Elizabeth Gilbert put forth this idea in her amazing talk at the TED conference, encouraging creative people to readopt the mindset of the ancient Greeks. She argues that by doing this we can circumvent the pressure put upon us when we’re expected to be the wellspring of all creative genius. This is far too heavy a responsibility for any single artist to shoulder. She argues that if we start paying homage to the muse once more, we can overcome the feeling of emotional attachment to our work.
What does this mean in practice? It means that you must relax your beliefs about the nature of reality and imagine that the muse is with you whenever you write. You must imagine that whenever your writing is uninspired, it’s simply because your muse isn’t giving you good stuff right now. When you put all the pressure to produce on a being outside yourself, the bad writing that comes out on the page is no longer your fault.
At this point I imagine that the realists among are probably reeling with derision at the idea that we should imagine faeries sprinkling inspiration dust on our heads. After all, are we not living in the age of scientific reason? Why should we delude ourselves to believe that the muse exists?
And my answer is: because it works.
Personally, I’ve found that the exercise of imagining a muse in my life can work wonders. Oftentimes I’ll look at Cezanne’s painting, “The Kiss of the Muse” and imagine that I’m the one who’s being kissed upon the forehead. The resulting rush of creative energy that I get is quite incredible. Whenever I find myself in the flow, I imagine that the hands of the muse are upon my hands, directing every keystroke. When I finish and I find the writing to be particularly good, I look up and say “thank you,” and express my gratitude as best I can. Also, when I feel uninspired I no longer have to beat myself up for not being a good writer, I can simply beseech the muse for some more inspiration. Whenever my writing is bad, it’s easier to keep an emotional distance from it, because I can imagine that the muse wasn’t having a good day instead of thinking that I wasn’t having a good day.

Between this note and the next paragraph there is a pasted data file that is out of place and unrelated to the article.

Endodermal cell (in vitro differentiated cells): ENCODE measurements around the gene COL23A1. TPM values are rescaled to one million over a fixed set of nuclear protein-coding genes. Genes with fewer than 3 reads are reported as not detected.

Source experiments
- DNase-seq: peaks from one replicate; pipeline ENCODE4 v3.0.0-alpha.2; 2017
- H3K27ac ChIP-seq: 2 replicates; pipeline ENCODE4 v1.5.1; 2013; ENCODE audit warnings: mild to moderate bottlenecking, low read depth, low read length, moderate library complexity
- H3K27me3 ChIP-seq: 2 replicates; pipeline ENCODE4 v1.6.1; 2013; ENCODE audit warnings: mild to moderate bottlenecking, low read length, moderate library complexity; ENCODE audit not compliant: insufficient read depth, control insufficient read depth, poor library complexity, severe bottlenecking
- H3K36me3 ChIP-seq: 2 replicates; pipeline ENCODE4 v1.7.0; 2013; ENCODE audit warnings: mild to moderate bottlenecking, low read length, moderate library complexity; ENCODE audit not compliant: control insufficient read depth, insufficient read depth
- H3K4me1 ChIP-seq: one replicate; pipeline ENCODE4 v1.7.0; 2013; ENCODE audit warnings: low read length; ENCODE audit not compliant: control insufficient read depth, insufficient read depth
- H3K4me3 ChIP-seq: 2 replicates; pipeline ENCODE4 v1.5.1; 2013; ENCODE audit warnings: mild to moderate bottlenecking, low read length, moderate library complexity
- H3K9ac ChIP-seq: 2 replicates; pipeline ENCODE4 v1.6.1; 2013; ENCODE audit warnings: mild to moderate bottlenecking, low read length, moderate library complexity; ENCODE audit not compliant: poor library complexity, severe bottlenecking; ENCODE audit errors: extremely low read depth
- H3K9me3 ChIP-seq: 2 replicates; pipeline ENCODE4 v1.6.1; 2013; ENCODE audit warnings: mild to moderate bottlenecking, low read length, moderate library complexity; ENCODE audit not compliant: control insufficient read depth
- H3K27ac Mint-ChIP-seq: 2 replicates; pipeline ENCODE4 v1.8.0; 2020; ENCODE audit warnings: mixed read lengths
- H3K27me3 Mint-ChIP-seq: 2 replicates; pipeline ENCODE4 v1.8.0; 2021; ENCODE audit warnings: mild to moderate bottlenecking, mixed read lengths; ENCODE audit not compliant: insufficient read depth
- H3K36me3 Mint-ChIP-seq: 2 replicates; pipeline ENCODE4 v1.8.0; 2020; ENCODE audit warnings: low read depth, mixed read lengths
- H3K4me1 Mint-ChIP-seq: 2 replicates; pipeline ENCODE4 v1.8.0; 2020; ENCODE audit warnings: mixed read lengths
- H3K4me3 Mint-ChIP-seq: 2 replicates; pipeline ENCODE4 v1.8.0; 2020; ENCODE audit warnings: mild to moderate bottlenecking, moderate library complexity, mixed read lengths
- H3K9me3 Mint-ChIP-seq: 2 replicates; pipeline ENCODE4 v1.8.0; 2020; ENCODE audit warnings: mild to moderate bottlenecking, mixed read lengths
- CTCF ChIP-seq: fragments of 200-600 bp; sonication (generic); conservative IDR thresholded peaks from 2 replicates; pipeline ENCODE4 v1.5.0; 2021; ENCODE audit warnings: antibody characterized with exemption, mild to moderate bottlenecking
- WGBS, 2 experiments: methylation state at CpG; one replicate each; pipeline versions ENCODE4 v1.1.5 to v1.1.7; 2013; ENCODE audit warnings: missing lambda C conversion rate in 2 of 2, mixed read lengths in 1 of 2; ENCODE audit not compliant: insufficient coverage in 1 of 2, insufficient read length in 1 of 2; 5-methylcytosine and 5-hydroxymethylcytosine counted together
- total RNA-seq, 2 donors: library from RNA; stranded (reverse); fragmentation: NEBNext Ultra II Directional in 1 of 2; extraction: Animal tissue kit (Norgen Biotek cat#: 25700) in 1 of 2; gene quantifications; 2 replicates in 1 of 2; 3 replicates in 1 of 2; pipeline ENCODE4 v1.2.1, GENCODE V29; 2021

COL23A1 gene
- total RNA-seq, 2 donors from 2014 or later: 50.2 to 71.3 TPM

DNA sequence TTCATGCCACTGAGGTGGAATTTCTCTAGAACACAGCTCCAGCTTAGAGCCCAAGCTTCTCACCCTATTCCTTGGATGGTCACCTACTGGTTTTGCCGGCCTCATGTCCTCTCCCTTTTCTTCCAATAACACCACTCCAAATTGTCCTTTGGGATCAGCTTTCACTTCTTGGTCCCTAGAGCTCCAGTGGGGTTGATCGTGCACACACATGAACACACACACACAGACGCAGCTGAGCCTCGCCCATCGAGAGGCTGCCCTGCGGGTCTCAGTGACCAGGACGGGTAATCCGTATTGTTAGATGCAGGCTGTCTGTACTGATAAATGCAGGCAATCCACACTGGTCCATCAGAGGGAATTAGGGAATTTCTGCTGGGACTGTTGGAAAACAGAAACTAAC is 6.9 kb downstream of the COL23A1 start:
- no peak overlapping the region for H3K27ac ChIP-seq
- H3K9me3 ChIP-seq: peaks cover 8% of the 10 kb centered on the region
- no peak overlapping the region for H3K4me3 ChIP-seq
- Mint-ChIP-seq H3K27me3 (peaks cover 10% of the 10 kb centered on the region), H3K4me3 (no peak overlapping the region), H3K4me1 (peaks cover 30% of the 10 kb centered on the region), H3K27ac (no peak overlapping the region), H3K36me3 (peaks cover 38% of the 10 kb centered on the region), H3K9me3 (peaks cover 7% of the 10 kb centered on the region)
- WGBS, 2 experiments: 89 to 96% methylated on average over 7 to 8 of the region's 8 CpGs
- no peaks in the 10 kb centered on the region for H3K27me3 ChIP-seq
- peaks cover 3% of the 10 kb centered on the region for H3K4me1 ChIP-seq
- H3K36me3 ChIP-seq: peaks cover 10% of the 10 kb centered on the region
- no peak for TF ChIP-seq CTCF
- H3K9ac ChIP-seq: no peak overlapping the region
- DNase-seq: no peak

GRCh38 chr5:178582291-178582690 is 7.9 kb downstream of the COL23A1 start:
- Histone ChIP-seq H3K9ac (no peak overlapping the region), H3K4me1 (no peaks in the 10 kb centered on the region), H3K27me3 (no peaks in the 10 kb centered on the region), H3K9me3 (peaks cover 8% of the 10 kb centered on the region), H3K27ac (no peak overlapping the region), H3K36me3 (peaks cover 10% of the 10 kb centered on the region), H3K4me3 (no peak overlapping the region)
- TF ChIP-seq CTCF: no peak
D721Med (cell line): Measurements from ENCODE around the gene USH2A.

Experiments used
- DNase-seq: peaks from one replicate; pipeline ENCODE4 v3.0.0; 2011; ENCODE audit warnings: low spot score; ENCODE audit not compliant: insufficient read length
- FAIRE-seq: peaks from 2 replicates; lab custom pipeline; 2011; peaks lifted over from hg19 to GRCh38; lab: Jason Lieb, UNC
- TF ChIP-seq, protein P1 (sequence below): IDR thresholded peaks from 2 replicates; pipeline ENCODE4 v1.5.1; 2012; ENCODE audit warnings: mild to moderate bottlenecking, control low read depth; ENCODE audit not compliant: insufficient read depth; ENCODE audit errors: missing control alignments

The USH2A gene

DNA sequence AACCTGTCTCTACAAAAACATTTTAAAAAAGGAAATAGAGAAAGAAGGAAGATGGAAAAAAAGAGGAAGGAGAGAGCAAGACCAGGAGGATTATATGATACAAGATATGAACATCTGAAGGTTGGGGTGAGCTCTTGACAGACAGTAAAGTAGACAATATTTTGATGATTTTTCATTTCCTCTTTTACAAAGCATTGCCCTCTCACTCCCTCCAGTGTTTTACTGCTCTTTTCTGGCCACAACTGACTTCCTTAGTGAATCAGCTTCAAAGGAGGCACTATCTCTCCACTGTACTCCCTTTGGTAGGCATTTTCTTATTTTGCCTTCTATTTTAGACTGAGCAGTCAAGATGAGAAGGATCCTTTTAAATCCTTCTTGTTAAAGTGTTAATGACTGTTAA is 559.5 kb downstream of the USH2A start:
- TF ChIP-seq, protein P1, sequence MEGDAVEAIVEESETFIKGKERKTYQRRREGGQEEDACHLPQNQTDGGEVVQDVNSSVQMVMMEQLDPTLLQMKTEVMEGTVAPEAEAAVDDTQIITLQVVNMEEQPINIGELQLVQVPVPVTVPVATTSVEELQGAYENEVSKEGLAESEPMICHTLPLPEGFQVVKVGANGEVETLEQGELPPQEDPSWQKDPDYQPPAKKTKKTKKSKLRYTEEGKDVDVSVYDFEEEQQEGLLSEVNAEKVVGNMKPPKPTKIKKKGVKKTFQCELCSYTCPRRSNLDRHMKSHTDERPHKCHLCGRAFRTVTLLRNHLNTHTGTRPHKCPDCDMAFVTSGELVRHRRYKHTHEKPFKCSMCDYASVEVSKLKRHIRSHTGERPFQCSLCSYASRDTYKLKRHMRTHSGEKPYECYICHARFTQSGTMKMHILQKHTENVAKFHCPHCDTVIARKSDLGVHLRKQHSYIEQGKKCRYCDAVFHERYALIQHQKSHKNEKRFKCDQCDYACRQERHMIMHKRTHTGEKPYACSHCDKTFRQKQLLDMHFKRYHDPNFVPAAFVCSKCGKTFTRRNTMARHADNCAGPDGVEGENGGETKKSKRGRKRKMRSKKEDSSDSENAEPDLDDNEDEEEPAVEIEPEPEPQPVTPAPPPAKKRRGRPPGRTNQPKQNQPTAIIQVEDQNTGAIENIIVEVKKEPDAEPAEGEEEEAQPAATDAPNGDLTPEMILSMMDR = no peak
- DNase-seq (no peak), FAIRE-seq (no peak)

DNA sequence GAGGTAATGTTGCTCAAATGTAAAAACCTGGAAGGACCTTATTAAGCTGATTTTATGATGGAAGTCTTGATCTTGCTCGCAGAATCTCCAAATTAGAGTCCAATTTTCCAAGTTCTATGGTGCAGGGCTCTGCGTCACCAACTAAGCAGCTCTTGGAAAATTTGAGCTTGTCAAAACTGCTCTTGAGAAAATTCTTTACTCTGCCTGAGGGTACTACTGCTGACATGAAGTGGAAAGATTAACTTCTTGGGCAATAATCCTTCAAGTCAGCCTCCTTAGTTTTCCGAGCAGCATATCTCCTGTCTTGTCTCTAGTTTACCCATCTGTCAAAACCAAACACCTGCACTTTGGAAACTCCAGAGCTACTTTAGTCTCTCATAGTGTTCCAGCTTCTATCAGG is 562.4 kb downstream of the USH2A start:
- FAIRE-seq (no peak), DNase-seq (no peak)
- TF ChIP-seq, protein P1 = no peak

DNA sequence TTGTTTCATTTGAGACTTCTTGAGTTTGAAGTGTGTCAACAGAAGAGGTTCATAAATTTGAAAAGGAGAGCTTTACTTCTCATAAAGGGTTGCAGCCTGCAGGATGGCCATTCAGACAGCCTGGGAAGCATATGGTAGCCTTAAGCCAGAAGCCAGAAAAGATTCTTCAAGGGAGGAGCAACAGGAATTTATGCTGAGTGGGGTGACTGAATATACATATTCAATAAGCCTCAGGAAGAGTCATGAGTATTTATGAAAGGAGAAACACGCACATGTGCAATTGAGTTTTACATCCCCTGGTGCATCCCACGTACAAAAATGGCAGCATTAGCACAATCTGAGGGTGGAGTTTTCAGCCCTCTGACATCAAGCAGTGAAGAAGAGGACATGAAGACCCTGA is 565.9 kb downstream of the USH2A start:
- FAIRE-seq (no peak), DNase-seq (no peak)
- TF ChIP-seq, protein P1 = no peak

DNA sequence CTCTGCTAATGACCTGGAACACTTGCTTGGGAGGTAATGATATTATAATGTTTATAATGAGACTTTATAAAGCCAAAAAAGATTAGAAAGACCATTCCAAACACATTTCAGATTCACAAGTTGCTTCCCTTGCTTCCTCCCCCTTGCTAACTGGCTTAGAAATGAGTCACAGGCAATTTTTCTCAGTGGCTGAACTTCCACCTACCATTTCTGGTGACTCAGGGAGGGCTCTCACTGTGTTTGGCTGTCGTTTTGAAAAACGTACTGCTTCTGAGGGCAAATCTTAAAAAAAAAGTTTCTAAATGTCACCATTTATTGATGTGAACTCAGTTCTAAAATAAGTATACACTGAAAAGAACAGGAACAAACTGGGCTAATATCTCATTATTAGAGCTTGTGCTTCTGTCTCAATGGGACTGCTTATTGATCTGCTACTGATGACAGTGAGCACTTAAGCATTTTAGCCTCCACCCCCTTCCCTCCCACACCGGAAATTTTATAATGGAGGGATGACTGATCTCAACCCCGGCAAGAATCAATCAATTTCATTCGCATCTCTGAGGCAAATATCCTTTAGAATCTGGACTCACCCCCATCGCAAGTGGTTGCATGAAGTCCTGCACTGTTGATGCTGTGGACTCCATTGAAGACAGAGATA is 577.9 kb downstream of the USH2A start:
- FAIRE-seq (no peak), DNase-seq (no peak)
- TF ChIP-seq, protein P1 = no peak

Before you think I’ve gone off the deep end, I’d like you to know that I realize I’m probably deluding myself. Most likely it’s all in my head, but if deluding myself helps me get better results in my writing, then why not do it? Instead of regarding it as an exercise of blind faith, consider it an exercise of the imagination. You know how that works, right? You’re a writer, after all.
Other Sources of Inspiration Believing in the muse, however, is not the only way to think of yourself as the conduit of inspiration rather than the source. If you’re religious, you could beseech God or the Catholic patron saint of writers. You could call upon the jinn, the spirits of the ancient Arab world who possessed poets and made them recite verse. If you’re a die-hard realist, you could call upon your subconscious mind, which can be just as mysterious or capricious as any muse or jinn.
When you consider inspiration as coming from a source outside yourself, it becomes more difficult to see the bad writing you may produce as your own fault. The bad writing is simply a product of mental noise that keeps you from accessing the inspiration that’s already there. Ignore the bad writing. Don’t let it get to you. If you continue to write with the idea that you should channel inspiration instead of producing it, you’ll find that the bad writing will bother you less and less. Keep it up, and you may find that it disappears altogether.
Kenji Crosland is a creative writing major who, scared of becoming a starving artist, became a corporate headhunter in Tokyo. Since then he’s regained his sanity, quit his job, and currently blogs about creating an ideal career at unreadyandwilling.com. He’s currently developing a web application that just might change the internet. Follow him on twitter @KenjiCrosland.